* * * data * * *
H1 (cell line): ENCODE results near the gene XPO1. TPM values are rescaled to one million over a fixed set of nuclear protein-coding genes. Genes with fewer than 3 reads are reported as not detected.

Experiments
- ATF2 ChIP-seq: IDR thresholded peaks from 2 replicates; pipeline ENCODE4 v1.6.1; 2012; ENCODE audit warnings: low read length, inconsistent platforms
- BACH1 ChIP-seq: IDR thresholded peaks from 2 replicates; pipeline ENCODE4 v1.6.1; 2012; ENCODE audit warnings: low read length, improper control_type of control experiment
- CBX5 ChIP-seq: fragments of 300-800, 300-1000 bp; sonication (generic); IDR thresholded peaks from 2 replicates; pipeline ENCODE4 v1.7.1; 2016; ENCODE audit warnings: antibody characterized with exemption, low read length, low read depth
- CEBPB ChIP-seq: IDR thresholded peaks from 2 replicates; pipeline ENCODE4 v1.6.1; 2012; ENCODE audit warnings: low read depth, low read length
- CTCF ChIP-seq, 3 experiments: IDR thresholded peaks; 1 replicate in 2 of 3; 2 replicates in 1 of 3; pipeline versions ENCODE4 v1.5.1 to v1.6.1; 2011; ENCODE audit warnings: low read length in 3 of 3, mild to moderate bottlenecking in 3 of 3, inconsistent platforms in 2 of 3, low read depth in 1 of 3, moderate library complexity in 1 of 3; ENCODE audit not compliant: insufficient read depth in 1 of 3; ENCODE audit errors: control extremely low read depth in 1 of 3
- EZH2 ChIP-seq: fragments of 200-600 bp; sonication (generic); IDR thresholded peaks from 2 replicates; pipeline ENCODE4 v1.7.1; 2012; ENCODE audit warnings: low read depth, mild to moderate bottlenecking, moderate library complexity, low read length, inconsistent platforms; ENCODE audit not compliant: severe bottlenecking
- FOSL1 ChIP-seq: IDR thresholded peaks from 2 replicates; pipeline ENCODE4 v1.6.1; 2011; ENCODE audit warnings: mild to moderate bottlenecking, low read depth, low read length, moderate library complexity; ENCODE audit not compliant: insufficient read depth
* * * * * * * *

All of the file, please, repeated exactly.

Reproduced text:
H1 (cell line): ENCODE results near the gene XPO1. TPM values are rescaled to one million over a fixed set of nuclear protein-coding genes. Genes with fewer than 3 reads are reported as not detected.

Experiments
- ATF2 ChIP-seq: IDR thresholded peaks from 2 replicates; pipeline ENCODE4 v1.6.1; 2012; ENCODE audit warnings: low read length, inconsistent platforms
- BACH1 ChIP-seq: IDR thresholded peaks from 2 replicates; pipeline ENCODE4 v1.6.1; 2012; ENCODE audit warnings: low read length, improper control_type of control experiment
- CBX5 ChIP-seq: fragments of 300-800, 300-1000 bp; sonication (generic); IDR thresholded peaks from 2 replicates; pipeline ENCODE4 v1.7.1; 2016; ENCODE audit warnings: antibody characterized with exemption, low read length, low read depth
- CEBPB ChIP-seq: IDR thresholded peaks from 2 replicates; pipeline ENCODE4 v1.6.1; 2012; ENCODE audit warnings: low read depth, low read length
- CTCF ChIP-seq, 3 experiments: IDR thresholded peaks; 1 replicate in 2 of 3; 2 replicates in 1 of 3; pipeline versions ENCODE4 v1.5.1 to v1.6.1; 2011; ENCODE audit warnings: low read length in 3 of 3, mild to moderate bottlenecking in 3 of 3, inconsistent platforms in 2 of 3, low read depth in 1 of 3, moderate library complexity in 1 of 3; ENCODE audit not compliant: insufficient read depth in 1 of 3; ENCODE audit errors: control extremely low read depth in 1 of 3
- EZH2 ChIP-seq: fragments of 200-600 bp; sonication (generic); IDR thresholded peaks from 2 replicates; pipeline ENCODE4 v1.7.1; 2012; ENCODE audit warnings: low read depth, mild to moderate bottlenecking, moderate library complexity, low read length, inconsistent platforms; ENCODE audit not compliant: severe bottlenecking
- FOSL1 ChIP-seq: IDR thresholded peaks from 2 replicates; pipeline ENCODE4 v1.6.1; 2011; ENCODE audit warnings: mild to moderate bottlenecking, low read depth, low read length, moderate library complexity; ENCODE audit not compliant: insufficient read depth